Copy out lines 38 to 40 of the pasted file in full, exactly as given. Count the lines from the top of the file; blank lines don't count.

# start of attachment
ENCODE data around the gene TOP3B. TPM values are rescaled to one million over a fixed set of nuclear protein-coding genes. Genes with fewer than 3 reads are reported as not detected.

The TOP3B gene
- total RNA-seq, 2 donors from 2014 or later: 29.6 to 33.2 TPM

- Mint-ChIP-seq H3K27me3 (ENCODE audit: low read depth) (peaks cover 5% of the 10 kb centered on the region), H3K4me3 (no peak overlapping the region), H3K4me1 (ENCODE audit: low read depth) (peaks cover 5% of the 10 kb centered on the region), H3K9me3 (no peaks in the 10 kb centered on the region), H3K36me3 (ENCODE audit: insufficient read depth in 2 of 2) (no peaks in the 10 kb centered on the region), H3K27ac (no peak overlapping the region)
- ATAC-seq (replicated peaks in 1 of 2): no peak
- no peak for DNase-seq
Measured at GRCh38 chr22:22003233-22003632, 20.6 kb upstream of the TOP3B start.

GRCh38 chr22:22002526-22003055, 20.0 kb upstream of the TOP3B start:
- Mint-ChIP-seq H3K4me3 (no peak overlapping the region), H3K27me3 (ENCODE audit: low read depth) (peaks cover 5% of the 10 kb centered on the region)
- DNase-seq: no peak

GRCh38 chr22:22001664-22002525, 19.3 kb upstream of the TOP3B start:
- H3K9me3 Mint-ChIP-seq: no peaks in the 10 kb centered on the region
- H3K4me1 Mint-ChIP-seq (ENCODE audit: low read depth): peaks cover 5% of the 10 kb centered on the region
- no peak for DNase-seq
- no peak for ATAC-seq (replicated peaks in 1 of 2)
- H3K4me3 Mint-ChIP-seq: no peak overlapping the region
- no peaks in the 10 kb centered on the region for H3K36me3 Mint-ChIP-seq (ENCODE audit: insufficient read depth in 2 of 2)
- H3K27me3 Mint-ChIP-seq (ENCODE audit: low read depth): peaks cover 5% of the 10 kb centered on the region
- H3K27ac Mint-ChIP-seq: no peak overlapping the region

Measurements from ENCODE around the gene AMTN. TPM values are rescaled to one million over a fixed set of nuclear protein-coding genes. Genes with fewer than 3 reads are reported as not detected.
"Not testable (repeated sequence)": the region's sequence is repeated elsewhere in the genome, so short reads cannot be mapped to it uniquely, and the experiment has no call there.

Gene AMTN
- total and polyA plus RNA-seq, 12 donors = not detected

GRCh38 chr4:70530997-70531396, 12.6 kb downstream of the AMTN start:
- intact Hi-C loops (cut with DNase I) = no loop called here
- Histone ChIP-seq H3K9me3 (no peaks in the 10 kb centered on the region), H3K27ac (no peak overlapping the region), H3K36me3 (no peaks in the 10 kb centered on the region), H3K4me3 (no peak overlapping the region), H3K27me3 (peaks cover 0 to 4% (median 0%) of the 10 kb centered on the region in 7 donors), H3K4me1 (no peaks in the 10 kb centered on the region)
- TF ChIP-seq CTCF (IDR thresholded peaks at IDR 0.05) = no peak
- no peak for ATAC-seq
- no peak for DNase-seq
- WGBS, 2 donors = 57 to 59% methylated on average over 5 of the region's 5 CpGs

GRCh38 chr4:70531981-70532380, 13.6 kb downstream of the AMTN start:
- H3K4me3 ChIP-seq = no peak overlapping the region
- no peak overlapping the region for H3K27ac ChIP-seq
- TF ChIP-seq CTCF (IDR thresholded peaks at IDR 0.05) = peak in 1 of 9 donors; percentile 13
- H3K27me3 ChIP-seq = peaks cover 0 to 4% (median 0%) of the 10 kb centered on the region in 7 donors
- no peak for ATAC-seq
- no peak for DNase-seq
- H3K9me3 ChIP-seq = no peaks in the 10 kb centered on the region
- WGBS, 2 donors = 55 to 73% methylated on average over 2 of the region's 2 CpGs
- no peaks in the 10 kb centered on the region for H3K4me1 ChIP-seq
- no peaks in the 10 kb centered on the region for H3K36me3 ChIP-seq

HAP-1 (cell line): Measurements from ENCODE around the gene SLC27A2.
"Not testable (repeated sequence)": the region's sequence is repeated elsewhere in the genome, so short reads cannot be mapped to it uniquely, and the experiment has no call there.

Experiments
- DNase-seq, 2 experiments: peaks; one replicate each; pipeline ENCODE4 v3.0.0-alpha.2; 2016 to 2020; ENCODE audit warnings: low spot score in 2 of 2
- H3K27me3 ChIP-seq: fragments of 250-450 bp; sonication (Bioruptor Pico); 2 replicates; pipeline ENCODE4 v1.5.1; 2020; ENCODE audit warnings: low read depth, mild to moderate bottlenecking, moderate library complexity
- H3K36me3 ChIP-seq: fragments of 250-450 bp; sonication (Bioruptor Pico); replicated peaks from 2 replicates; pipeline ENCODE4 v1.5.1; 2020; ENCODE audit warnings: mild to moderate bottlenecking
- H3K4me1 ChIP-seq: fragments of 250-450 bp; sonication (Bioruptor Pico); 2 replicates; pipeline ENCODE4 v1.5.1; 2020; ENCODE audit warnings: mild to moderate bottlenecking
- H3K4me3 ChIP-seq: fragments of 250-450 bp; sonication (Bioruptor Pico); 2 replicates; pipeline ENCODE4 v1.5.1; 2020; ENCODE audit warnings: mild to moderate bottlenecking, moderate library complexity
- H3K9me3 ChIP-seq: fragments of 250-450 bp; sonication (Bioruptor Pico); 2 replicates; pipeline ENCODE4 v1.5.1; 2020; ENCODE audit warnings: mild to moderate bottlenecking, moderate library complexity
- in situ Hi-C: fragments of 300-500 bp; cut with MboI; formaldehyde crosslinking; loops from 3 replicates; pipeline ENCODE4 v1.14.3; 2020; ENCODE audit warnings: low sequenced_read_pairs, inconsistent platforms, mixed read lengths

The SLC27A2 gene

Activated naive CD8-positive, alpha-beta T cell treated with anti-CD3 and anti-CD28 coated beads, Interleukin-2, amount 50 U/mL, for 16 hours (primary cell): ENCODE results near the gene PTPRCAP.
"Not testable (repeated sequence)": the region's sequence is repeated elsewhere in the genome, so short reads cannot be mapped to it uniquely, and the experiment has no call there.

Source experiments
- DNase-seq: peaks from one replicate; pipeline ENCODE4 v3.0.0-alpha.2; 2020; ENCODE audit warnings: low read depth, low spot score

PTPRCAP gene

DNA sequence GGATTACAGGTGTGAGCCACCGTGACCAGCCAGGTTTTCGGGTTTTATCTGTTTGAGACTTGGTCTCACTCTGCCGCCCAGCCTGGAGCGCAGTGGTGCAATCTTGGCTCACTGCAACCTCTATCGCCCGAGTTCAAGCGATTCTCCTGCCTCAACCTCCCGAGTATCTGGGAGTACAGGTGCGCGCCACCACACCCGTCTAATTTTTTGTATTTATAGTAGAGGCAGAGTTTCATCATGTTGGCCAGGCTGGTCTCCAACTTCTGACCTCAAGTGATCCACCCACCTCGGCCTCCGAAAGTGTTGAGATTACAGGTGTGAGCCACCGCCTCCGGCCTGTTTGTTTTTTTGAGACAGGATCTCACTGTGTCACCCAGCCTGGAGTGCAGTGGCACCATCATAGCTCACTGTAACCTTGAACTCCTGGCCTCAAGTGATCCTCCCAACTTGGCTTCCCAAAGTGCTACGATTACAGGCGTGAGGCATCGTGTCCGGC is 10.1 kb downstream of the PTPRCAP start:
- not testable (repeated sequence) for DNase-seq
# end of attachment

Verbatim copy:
- H3K9me3 ChIP-seq = no peaks in the 10 kb centered on the region
- WGBS, 2 donors = 55 to 73% methylated on average over 2 of the region's 2 CpGs
- no peaks in the 10 kb centered on the region for H3K4me1 ChIP-seq